# Continuous Extension of Densely Defined Continuous (but not Uniformly Continuous) Function.

1. Here https://math.stackexchange.com/q/76864 for example is the proof that a uniformly continuous function on a dense subset of a metric space to a compact space can be uniquely extended to the whole space.
2. And, $f: \mathbb R \setminus 0 \to \mathbb R$ is continuous on its domain but doesn't have a continuous extension to all $\mathbb R$ (in which $\mathbb R \setminus 0$ is dense). One sees that $f$ is not uniformly continuous on its given domain and its range is not compact. So, this result is not unexpected in the context of (1).
3. Then consider $f: \mathbb Q \to \mathbb R: f(q) = q^2$. Here $f$ is continuous but not uniformly so and the range is not compact. But $f$ does have a unique continuous extension to all $\mathbb R$, being the well known $f(x) = x^2$.

So my question is whether there is an easily stated condition for the extension of a densely defined continuous function which is not uniformly continuous ?
I note in case (3) that if one considers any closed interval $N = [-n, n] \subset \mathbb R$ then in the subspace topology, $f: \mathbb Q \cap N \to \mathbb R: f(q) = q^2$ we have $f$ is uniformly continuous and the range is a compact subset of $\mathbb R$. Then $f$ has a continuous extension on every interval $N$ and therefore on $\mathbb R$.
Does this generalize in some way ?

• If you restrict yourself to metric spaces, then this math.stackexchange.com/questions/245237/… answers your question. However, in general I am not aware of an easy criterion. – Severin Schraven May 27 '18 at 12:22
• @SeverinSchraven. Thanks - I clarified my question to exclude uniform continuity. – Tom Collinge May 27 '18 at 12:31

One of the few really general criteria I know (besides the classic and very useful uniform continuous one, where the range need not be compact but complete metric), is for compact Hausdorff co-domain:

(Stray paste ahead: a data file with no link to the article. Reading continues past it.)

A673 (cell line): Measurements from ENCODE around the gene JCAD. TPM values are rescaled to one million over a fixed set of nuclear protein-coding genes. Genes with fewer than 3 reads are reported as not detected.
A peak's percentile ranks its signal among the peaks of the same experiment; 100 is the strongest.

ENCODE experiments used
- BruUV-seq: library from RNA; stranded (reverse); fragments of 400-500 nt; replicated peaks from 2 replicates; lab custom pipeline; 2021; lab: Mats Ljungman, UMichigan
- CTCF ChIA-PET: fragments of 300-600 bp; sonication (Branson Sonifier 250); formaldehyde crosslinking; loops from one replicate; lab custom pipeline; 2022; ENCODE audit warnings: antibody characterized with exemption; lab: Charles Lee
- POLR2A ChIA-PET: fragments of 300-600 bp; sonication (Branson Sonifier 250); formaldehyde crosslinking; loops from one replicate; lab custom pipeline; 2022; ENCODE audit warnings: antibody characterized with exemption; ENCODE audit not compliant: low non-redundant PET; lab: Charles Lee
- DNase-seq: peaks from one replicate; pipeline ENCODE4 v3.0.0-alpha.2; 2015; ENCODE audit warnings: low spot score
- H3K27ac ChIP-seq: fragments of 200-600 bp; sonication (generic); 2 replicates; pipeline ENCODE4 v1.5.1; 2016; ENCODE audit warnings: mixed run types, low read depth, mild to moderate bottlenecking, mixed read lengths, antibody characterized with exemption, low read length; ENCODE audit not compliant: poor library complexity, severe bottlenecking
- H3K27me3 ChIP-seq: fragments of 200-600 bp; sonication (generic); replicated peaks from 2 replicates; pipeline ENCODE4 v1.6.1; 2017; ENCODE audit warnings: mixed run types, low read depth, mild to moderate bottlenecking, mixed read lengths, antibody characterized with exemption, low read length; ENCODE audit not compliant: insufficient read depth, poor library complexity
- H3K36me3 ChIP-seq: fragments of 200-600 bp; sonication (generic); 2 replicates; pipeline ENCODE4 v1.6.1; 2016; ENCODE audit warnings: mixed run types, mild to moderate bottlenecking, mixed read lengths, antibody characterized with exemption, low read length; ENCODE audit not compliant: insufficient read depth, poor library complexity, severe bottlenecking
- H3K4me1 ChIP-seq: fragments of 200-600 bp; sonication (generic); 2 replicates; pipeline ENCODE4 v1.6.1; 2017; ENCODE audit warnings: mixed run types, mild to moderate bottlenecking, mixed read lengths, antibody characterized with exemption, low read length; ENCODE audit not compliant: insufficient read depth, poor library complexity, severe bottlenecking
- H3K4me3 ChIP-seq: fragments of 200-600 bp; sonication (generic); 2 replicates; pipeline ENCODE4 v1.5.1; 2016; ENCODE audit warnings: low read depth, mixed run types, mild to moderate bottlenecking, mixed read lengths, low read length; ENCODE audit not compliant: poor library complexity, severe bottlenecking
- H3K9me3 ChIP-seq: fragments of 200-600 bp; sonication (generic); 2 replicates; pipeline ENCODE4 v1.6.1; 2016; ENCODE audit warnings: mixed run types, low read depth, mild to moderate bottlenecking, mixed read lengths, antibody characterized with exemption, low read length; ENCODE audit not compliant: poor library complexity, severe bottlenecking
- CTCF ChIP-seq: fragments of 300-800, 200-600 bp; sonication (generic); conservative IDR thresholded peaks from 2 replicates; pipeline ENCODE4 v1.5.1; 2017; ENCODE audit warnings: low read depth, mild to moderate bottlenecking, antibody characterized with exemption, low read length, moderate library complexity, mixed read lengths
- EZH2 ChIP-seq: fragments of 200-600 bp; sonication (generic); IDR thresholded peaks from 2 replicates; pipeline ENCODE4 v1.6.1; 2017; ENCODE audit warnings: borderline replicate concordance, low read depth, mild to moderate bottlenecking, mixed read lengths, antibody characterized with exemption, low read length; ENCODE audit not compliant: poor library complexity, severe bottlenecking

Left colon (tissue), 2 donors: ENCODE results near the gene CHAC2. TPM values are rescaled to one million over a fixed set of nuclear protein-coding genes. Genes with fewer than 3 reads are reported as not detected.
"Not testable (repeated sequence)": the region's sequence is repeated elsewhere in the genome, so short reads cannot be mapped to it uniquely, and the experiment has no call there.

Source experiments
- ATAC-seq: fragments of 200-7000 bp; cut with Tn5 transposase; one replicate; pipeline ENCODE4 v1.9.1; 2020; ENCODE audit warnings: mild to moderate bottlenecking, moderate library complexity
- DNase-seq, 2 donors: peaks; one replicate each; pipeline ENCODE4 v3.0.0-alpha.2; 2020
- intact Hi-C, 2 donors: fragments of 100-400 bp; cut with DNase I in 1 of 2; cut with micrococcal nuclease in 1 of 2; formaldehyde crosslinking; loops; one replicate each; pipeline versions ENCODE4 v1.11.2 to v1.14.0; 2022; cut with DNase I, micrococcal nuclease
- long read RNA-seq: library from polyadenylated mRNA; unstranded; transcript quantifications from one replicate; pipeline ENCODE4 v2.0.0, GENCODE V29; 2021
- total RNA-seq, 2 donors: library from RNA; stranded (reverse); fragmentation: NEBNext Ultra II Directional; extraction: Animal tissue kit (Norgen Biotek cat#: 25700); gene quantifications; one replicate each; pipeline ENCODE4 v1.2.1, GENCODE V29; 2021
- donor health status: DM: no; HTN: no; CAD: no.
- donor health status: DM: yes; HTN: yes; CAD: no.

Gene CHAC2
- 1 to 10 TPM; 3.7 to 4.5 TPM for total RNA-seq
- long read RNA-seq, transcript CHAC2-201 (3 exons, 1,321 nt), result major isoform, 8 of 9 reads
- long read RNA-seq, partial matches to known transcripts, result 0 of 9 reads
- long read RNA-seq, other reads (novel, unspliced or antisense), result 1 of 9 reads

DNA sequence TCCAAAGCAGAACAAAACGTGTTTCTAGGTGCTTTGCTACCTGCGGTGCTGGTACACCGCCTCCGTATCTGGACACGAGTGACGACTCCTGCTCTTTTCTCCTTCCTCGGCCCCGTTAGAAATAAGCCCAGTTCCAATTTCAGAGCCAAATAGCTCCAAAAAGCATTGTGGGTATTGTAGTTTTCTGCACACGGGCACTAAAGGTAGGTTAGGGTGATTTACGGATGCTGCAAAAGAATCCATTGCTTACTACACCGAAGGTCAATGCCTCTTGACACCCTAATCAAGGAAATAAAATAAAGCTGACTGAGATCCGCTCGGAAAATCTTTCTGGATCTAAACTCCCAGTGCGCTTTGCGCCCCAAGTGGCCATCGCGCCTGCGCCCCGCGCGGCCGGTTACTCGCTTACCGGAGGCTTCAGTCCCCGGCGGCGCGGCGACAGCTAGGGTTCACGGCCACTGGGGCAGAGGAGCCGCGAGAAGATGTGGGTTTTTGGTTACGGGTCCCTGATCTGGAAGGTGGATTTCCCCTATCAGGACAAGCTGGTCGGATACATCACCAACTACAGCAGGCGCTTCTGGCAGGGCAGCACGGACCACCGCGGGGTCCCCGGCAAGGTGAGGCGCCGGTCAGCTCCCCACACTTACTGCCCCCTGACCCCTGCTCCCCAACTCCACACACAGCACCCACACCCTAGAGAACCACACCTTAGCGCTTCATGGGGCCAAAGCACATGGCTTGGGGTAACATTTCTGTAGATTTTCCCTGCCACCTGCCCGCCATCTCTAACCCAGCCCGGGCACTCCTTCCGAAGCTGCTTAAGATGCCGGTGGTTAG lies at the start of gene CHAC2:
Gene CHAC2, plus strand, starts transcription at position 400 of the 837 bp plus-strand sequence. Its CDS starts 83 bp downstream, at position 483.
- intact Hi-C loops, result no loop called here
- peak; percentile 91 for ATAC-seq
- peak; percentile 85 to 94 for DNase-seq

Let $A$ be a dense subset of a space $X$ and $Y$ compact Hausdorff. Also suppose $f:A \to Y$ is a continuous function. Then $f$ can be (automatically uniquely) extended to a function from $X$ to $Y$ iff for every pair $B_1, B_2$ of disjoint closed subsets of $Y$, $f^{-1}[B_1]$ and $f^{-1}[B_2]$ have disjoint closures in $X$.

For a proof, see Engelking General Topology, 2nd ed. Thm. 3.2.1, and is due to Taimanov (Russian paper, reference in Engelking), or independently Eilenberg and Steenrod (the book Foundations of Algebraic Topology), both in 1952.

A very specific one, for homeomorphisms on subsets of complete metric spaces, is Lavrentiev's theorem:

Let $X$ and $Y$ be complete metric spaces, and $f:A \to B$ be a homeomorphism between subsets $A \subseteq X, B \subseteq Y$. Then there are $G_\delta$ sets $A^\ast$ and $B^\ast$ of $X$ resp. $Y$ such that $A \subseteq A^\ast$ and $B \subseteq B^\ast$ and a homeomorphism $f^\ast: A^\ast \to B^\ast$ extending $f$.

So at least for your example 3. you have a guaranteed extension from $\mathbb{Q}^+$ and $\mathbb{Q}^-$ (on which your $f$ is a homeomorphism with a subset of $\mathbb{R}$) to some larger $G_\delta$ subset ($\mathbb{Q}$ is not a $G_\delta$ in the reals, as you probably know), which you can glue together at $0$. You could see 3. as a map to the two-point compactification of the reals, $Y=[-\infty, +\infty]$, and show the above closed-set criterion, to extend $f$ and then argue no point can map to $\pm \infty$, e.g.

To see that $f(x)= \frac1x$ cannot be extended from $\mathbb{R}\setminus\{0\}$ to $\mathbb{R}$ (which I suppose was your intended example), try the inverse images of $B_1 = \{2z: z \in \mathbb{Z}\}$ and $B_2 = \{2z+1: z \in \mathbb{Z}\}$ and see that $0$ is in the closure of $f^{-1}[B_1]$ and $f^{-1}[B_2]$, e.g.; of course you can also use sequences to refute it.

• Many thanks. I don't know as much as you probably think I do so it will take me some time to assimilate this. – Tom Collinge May 27 '18 at 21:57